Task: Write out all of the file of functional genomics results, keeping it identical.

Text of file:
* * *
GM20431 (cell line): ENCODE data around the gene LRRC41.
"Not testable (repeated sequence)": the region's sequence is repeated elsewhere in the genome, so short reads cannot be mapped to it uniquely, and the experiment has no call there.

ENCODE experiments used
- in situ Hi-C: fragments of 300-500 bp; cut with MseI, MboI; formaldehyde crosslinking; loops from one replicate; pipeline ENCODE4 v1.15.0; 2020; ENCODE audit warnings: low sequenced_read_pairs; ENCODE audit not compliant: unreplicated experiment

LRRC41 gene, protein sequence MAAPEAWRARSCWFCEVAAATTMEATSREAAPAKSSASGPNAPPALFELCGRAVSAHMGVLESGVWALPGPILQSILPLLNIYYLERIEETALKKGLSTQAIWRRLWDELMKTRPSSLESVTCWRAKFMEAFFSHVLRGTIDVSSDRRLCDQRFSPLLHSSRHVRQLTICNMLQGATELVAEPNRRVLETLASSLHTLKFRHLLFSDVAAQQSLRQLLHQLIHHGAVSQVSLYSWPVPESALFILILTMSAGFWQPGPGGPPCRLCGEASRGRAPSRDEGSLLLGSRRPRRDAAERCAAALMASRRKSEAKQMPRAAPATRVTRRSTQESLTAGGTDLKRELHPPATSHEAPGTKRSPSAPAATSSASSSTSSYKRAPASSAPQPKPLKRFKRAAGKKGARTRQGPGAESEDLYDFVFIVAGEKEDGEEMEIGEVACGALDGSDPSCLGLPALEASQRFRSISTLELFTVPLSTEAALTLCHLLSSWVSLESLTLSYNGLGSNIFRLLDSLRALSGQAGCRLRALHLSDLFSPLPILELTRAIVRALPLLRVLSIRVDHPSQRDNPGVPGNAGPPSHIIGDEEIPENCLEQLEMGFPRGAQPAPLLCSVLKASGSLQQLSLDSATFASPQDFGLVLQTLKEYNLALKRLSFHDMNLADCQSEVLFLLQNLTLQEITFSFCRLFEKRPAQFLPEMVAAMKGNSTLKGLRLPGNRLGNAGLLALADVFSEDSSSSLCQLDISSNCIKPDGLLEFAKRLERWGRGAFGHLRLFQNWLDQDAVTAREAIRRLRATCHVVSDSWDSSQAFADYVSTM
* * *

GM20431 (cell line): ENCODE data around the gene LRRC41.
"Not testable (repeated sequence)": the region's sequence is repeated elsewhere in the genome, so short reads cannot be mapped to it uniquely, and the experiment has no call there.

ENCODE experiments used
- in situ Hi-C: fragments of 300-500 bp; cut with MseI, MboI; formaldehyde crosslinking; loops from one replicate; pipeline ENCODE4 v1.15.0; 2020; ENCODE audit warnings: low sequenced_read_pairs; ENCODE audit not compliant: unreplicated experiment

LRRC41 gene, protein sequence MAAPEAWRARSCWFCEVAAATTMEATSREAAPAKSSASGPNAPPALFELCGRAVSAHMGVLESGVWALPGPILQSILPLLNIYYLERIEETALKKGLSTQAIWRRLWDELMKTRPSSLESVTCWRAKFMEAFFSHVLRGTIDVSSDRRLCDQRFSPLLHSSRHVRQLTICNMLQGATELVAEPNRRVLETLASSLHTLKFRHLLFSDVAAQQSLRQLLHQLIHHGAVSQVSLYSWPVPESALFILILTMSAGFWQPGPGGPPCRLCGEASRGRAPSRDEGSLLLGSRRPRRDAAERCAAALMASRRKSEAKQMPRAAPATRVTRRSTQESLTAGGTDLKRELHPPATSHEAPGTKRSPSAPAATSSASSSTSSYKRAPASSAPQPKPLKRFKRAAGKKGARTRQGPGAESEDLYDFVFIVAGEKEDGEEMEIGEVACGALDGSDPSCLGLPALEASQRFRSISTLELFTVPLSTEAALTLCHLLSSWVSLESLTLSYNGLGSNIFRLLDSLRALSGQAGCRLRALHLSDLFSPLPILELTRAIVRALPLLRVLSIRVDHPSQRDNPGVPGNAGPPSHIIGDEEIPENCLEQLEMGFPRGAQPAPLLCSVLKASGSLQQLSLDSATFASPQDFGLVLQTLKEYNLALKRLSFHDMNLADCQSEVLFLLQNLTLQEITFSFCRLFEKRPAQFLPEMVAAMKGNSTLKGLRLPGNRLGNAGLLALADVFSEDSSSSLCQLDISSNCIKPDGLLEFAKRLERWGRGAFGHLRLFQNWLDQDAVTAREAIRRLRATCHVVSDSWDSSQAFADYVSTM